Friday, June 18, 2010

Scope First, Then Price

Steve Martin used to have a bit in his routine where he tells a joke, supposedly to an audience of plumbers, delivering an esoteric punch line that only plumbers would appreciate -- the rediculousness (?) was even funnier than the actual joke (I highly recommend Steve Martin's autobiographical "Born Standing Up"). In the same vein, when I was working in estimating, we used to have Steve Martin-like jokes - Jokes funny only to estimators. As an example, a number that was way-off due to a typo, like "$10,000/cy for concrete material - aaaaggghhhh, that's hilarious!" (Estimators rolling on the floor laughing) - we would call that an "Estimating Joke".

OK, back in your chairs, both of you.

Estimate vs Budget

It is useful to think of a "Budget" as what you have to spend, and an "Estimate" as what the specific scope of work should cost. In the Design & Construction industry, it has been my experience that these terms are pretty much interchangeably used - but the distinction is an important one. Before you give a reasonable estimate, negotiate a price, or even take a scientific wild @$$ guess (SWAG) at a budget, it is wise to clarify the scope first. A price without an accompanying scope is a problem waiting to explode.

This probably sounds like common sense, but budget-and-scope or estimate-and-scope mismatches happen all the time. I would bet that more change orders, disputes and claims on projects come from "missed scope", "misunderstanding of what was included", or "apples-and-oranges" mismatches than any other recurring project problem.

Who's To Blame?

There is a certain amount of anxiety on projects (more on larger projects) when it comes to being "on-budget", depending on what commitments are made, and at what point you are in the scope definition and price-assignment process. The ramifications and repercussions of being "off", or "over-budget" can be severe. Imagine the Red Queen in Alice and Wonderland: "Off with their heads!"

There is definitely an art to leveraging past experience and assigning an accurate number to a sparsely-defined scope -- This skill is something professionals work hard to refine, based on experience, past project cost histories and "tweaking" to match special considerations of the project at hand (read, for large projects: "don't do this at home, or without supervision"). I would be delighted to provide assistance or make a referral - however, at any level of endeavor, a price without a scope is comical. That would be like going to the store and saying to the clerk, "I'm hungry, how much will my groceries cost?" ---aaaagggghhh, that's hilarious!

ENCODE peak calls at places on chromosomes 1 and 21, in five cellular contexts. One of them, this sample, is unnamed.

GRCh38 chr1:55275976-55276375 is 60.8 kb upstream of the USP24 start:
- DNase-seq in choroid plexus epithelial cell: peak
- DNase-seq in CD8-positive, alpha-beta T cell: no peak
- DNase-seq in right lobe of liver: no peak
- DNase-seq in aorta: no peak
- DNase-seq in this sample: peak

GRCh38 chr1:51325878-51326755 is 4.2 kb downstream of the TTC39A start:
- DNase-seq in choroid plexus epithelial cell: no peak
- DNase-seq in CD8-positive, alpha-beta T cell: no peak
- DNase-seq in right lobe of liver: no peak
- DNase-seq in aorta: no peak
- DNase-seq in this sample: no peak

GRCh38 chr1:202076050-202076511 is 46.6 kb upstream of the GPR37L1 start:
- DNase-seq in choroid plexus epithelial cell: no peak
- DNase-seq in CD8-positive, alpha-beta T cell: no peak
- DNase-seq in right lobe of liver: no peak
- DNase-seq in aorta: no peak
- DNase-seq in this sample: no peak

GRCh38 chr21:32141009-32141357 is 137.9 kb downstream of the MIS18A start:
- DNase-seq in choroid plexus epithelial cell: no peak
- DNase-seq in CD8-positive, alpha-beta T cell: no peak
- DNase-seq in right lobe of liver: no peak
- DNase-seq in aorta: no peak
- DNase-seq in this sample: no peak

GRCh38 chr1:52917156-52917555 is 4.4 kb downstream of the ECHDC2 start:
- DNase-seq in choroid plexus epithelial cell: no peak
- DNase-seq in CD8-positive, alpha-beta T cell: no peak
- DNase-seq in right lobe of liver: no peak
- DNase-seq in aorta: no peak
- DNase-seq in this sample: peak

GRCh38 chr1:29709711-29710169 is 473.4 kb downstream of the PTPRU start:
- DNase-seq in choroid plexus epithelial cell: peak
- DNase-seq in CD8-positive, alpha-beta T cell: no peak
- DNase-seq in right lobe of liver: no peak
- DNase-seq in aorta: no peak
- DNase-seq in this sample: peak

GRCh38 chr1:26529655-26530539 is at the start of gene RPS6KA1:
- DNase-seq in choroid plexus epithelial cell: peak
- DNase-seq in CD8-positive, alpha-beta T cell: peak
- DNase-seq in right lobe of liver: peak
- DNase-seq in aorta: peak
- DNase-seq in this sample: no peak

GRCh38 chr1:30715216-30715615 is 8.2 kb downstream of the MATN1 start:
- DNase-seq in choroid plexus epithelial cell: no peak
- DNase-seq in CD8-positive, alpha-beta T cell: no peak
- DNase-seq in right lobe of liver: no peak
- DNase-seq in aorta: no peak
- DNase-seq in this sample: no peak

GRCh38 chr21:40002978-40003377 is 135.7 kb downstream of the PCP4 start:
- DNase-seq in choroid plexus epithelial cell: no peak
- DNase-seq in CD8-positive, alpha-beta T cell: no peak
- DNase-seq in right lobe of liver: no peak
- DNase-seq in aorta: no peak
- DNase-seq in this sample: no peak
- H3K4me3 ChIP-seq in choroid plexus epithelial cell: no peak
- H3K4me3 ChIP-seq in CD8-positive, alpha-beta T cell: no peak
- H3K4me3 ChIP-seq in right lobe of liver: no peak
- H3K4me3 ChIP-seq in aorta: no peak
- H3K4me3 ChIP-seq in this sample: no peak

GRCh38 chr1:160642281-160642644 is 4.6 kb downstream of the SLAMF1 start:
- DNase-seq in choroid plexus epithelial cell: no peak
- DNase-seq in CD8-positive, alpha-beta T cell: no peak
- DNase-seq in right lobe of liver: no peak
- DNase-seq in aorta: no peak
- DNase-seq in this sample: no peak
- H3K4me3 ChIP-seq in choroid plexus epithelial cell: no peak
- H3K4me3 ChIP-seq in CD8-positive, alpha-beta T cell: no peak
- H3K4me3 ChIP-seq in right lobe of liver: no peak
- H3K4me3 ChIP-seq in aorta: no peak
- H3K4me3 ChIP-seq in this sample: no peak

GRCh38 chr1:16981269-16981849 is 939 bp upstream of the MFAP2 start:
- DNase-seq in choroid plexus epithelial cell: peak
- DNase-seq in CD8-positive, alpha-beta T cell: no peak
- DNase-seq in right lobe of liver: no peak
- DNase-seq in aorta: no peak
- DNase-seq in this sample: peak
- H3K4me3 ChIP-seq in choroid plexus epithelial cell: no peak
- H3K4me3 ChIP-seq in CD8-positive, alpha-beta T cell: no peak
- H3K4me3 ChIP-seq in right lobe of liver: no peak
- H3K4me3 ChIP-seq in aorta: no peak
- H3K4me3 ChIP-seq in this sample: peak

No Kidding

OK, so what do you do? Here is a 5-step formula:
1. Agree on the Major Scope items (80-20 rule) - once you establish the major items, including labor, materials, equipment, professional fees and incidental costs, it's kind of like "The Price Is Right" - But you don't need to guess, there are many ways to get to a reasonable price once the Major Scope items are set.
2. Agree on a "Go-By" - establish quality and quantity standards for these major items. Using what has been done before as a guide "tweaks" or further refines the cost level, and helps confirm expectations.
3. Identify Unknowns - Agree on a place-holder for what isn't quantifiable or decided, but will be required. This is typically a range, and will be the variable cost within a budget or estimate.
4. Look for Unusual Aspects - Usually, estimates and budgets are based on educated extrapolations of previous experience, but miscalculations happen when they don't take enough into account what is different about THIS project.
5. Review, Reflect and Adjust - Estimate/Budget/Scope-Matching is an ITERATIVE process, it needs to be reviewed and tweaked (with input from team members and affected constituents) to be most effective.

If It's That Easy . . . .

There are all kinds of stumbling blocks involved in this process - including political, personal, tactical, avaricious, evil (?), etc . . . But just starting with agreement on scope can lead to more successful negotiations, happier clients and fewer disputes.

As an exercise, don't just get a receipt, but take a minute to review it and make sure the scope is right BEFORE you agree to pay.

An Estimating Joke where you pay the consequences isn't funny.

Here's another joke:

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